COVID-19 vaccines in Africa: between nationalism, Pan Africanism and international charity

The fine resolutions of the African Union come up against the harsh reality on the ground. South African President and former AU Chairman, Cyril Ramaphosa, deplored it in Davos: the continental strategy has had lackluster success. The AU has “secured” an additional 400 million doses from the Serum Institute of India (SII), bringing to 670 million the number of doses pre-purchased under its African Vaccine Acquisition Task Team (Avatt) initiative.


By Albert Savana


According to estimates by John Nkengasong, director of the African Centre for Disease Control (CDC), 50 million doses for the continent are expected to arrive by early April. About 1.5 billion doses will be needed to vaccinate 60 percent of Africa’s populations at a cost of between 5.8 and 8.2 billion euros. Financing is provided by Afreximbank and the World Bank. However, this vaccine Pan Africanism may bear the brunt of its slowness, with more and more countries betting on national programs. Egypt, Seychelles, Morocco, Algeria and Mauritius have launched their national campaigns. In mid-January, the Senegalese Ministry of Health released its COVID-19 vaccination plan, which calls for 90% of priority targets (health workers, people over 60, people with co-morbidities) to be vaccinated within two months starting in March.


South Africa, which leads the continental strategy if only because its president chairs the AU, has also just opted for a “costly” national strategy, as labeled by President Ramaphosa at the Davos Forum. The second largest African economy will in fact receive on Monday, February 1, one million doses purchased directly from the AstraZeneca laboratory at a cash price considered to be high. The rainbow nation would have paid more than 2.5 times more than the European Union. Should this be surprising, when we know that bulk purchasing promotes economies of scale and that the European Union anticipated this by participating in financing the vaccine developed by AstraZeneca and Oxford University?



“We have secured two billion doses from five producers, with options on more than one billion more, and we aim to start deliveries in February”. Dr. Tedros Adhanom Ghebreyesus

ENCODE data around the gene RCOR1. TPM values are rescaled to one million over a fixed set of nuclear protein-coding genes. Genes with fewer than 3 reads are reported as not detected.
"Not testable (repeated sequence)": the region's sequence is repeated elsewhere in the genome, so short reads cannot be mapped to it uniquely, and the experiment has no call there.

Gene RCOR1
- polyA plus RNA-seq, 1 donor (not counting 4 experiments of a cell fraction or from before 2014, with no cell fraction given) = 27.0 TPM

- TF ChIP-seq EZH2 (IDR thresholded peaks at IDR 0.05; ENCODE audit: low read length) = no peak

This risk-taking added to a continental strategy allows Europe to benefit from a better cost of access where the African continent, forced to buy in cash, has apparently relied too much on the Covax program launched by the World Health Organization (WHO) but which remains to be fulfilled although supported by 180 countries. This WHO scheme should make it possible to vaccinate 10% of the African continent’s population during the course of the year. “We have secured two billion doses from five producers, with options on more than one billion more, and we aim to start deliveries in February,” said Dr. Tedros Adhanom Ghebreyesus, Head of the WHO.


While waiting for Covax to materialize, major countries are advancing vaccine diplomacy. For example, Chinese President Xi Jinping has pledged $2 billion funding for the African continent. French president Emmanuel Macron is multiplying statements of good intentions. Russia, through the Russian Direct Investment Fund (RFPI), says it has had its Sputnik 5 vaccine licensed by Guinea and Algeria.


Africa is clearly seeking its way between Pan Africanism, nationalism, diplomacy and international charity. The major beneficiaries of the situation are laboratories that developed the vaccine. This is the case of the Serum Institute of India (SII), which is rapidly producing millions of doses of COVID-19 vaccine, Covishield, developed by AstraZeneca and Oxford University for India and much of the developing world.




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